If you are the parent of a teenager, you know that dealing with them can sometimes be volatile and difficult. However, there are times when teens are not just exhibiting typical teenage behavior and are actually in need of mental health care and help. Get to know some of the signs that your teen may need the help of a child psychologist. Then, you can be sure to get them an appointment with one right away if they start showing any of these signs.
They Start to Struggle in School
If your teenager has always been a good student but they suddenly start to really struggle to keep their grades up in school, this may be a sign that something is going on with their mental health and well-being. Oftentimes, if a teenager becomes depressed, gets involved with drugs or alcohol, or has other issues, their grades are the first things to go to the wayside.
Contact a child psychologist if your teen's grades drop suddenly or even gradually throughout high school. It is likely not that they are academically incapable of keeping up but another issue entirely, especially if they had good grades throughout their younger years.
They Experienced a Loss
Another instance in which your teen should see a child psychologist is if they experienced a loss in their life. If a friend, family member, or even a teacher has passed and your child seems to be affected by it, seeing a child psychologist or therapist would be extremely beneficial to them.
Grief can sometimes spiral out of control, especially in young people who are not used to experiencing loss. Depression, anxiety, and even PTSD can occur as a result. Having your teen see a child psychologist after a loss can help to prevent and/or treat these issues stemming from grief.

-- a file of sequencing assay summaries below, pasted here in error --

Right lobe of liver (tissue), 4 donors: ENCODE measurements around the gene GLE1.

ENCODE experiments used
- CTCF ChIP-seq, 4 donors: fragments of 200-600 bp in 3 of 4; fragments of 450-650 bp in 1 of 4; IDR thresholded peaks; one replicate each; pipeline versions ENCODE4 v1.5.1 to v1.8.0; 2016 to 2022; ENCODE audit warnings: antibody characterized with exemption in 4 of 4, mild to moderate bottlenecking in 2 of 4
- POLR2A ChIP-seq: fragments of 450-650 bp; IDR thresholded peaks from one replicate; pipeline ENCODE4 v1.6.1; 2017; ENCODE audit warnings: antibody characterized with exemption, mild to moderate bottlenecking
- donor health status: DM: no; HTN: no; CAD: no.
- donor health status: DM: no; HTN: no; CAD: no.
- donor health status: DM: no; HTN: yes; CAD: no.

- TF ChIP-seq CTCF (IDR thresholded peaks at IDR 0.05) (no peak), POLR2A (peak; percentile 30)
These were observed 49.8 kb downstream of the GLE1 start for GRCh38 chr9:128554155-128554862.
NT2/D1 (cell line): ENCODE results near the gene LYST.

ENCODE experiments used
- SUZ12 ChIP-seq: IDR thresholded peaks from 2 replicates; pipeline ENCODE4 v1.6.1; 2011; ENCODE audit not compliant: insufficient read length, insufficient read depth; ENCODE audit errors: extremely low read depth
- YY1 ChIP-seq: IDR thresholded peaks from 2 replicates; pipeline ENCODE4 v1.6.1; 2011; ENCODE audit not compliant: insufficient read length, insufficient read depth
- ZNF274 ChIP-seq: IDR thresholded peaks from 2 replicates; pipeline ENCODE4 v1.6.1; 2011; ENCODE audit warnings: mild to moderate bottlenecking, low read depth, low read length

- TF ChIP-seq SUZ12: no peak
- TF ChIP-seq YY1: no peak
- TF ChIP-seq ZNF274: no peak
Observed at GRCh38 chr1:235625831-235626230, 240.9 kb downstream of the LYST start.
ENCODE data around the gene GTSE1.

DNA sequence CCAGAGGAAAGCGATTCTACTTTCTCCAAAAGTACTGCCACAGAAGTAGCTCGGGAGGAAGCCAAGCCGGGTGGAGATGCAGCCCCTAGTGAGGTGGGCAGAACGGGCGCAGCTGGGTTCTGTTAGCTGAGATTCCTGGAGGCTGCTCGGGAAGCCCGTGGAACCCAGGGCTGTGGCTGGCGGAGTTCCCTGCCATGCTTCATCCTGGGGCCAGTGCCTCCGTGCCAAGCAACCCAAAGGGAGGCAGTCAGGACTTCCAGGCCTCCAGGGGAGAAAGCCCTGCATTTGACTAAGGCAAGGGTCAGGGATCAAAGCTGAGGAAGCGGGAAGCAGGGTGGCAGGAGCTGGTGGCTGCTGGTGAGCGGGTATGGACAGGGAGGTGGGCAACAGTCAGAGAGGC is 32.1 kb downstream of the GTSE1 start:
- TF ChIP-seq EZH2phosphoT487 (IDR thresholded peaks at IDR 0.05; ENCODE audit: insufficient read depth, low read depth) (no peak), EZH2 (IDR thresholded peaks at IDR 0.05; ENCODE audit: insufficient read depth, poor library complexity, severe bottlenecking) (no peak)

They Start Talking about Death a Lot
If your teen seems to have become preoccupied with death, the afterlife, or anything related to these subjects, you have cause for great concern. A preoccupation with death is often a sign of suicidal thoughts or tendencies that should be addressed immediately.
You do not want to accuse your child of being suicidal, though as this will just create conflict. Instead, setting up an appointment with a child psychologist is a good way to go. Your child's psychologist will talk to them and may be able to discern what is going on with your child. If they believe your child is in immediate danger of hurting themselves, they will recommend inpatient treatment, but otherwise, they can continue to work with your child and help them get over this preoccupation with death.
Now that you know some of the signs your teen may need a child psychologist, you can be sure to contact one right away if you notice these issues with your teenager.